The World of Bruegel in Black and White exhibition was inaugurated on Monday at the Royal Library of Belgium (KBR) and will open to the public on Wednesday.
The exhibition, spread over 13 rooms and into the newly-renovated Palace of Charles of Lorraine, will take visitors back 450 years to the 16th century, during which Flanders was at the heart of the production and trade of prints.
The first rooms will show how the process unfolded, all the way from rough sketch to finished print, showing Bruegel’s original sketches including Italian landscapes and the Seven Deadly Sins.
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De laatste werken worden opgehangen in ‘The World of Bruegel in Black and White’. Vanaf volgende week heb je de unieke kans om Bruegels volledige grafische oeuvre te bewonderen van heel dichtbij. Tickets en info op www.kbr.be. . . . Les dernières pièces sont actuellement installées dans le cadre de l’exposition ” The World of Bruegel in Black and White “. Dès la semaine prochaine vous aurez l’occasion unique d’admirer l’ensemble de l’oeuvre graphique de Bruegel de tout près. Billets et info sur www.kbr.be. . . . #kbrbe #kbrbruegel2019 #mustsee #exhibition #bruegelyear2019 #brussels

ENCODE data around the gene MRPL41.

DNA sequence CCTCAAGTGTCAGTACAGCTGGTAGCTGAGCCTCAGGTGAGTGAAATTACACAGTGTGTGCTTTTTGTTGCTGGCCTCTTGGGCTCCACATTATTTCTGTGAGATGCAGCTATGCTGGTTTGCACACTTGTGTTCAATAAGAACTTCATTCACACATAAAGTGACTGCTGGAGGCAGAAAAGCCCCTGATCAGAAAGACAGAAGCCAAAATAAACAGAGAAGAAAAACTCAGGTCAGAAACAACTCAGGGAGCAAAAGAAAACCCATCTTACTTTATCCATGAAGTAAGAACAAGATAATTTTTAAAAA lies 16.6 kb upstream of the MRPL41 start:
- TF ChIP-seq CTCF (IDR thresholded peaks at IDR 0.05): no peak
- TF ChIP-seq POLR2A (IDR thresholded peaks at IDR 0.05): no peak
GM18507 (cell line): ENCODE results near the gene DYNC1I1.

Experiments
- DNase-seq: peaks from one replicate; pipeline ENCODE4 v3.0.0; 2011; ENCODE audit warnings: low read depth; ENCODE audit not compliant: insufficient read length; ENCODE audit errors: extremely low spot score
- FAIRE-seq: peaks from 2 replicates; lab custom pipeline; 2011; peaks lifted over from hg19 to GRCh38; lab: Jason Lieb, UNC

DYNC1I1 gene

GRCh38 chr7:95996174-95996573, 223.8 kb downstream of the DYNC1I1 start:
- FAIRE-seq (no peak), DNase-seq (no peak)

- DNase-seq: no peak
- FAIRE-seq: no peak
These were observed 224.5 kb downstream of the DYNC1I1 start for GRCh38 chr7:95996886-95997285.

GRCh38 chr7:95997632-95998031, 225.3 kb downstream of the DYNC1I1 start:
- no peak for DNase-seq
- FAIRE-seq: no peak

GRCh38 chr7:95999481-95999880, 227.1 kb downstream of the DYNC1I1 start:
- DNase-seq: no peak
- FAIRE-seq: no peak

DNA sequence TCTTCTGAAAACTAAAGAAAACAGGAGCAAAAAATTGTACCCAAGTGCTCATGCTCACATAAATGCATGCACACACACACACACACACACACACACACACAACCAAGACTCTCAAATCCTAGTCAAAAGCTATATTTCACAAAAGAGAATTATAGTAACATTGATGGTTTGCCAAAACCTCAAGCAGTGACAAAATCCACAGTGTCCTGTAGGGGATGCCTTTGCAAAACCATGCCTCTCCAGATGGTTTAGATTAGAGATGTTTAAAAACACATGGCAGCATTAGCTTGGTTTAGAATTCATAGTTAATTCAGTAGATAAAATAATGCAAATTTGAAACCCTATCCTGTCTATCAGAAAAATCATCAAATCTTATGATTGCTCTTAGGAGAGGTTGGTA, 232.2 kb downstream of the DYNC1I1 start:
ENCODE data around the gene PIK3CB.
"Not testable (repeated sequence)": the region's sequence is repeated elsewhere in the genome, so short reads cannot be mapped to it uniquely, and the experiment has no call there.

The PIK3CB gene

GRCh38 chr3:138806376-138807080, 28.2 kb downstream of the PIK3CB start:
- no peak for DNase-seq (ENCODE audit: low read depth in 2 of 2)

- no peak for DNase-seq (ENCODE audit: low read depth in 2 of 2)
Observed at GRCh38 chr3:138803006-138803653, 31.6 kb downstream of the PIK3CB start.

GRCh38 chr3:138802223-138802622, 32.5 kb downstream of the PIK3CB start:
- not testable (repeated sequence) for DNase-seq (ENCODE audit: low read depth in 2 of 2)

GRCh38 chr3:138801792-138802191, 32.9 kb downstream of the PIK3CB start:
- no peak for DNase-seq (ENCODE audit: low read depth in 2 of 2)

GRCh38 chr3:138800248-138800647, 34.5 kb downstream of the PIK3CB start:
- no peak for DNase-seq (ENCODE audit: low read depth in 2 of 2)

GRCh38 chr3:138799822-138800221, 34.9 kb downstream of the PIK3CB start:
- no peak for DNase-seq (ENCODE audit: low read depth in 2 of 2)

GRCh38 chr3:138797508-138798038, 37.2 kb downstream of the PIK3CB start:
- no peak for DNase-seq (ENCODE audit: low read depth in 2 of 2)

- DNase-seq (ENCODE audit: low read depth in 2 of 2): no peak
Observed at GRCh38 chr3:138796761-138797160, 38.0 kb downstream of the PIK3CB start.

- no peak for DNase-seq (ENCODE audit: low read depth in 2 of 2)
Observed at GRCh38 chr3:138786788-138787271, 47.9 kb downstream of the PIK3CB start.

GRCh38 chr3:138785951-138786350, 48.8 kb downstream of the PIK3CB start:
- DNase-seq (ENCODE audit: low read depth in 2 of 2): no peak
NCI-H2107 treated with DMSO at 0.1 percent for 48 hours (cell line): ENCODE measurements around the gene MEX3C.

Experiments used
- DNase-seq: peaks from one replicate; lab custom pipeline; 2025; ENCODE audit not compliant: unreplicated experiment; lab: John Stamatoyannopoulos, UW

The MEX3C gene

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In 2016, the KBR Print Shop and KU Leuven launched the FINGERPRINT project, which used the latest imaging techniques to observe the different phases of the beginnings of Pieter Bruegel’s prints. Their first results were incorporated in the exhibition.
Additionally, various Bruegel prints are presented to highlight the panoramic landscapes, imaginary creatures, his moralistic aims, and the influence of the Flemish painter Hieronymus Bosch.
“The exhibition was designed so that it would not just be frames simply hanging on the wall,” said curator Joris Van Grieken. “We tried to recreate the atmosphere of the time. In the 16th and even the 17th century, the prints were placed on tables or bound in an album, so we present them in wooden windows on which one can lean or in a glass table, for example,” he added.
The exhibition will remain at the KBR until 16 February 2020.
The Brussels Times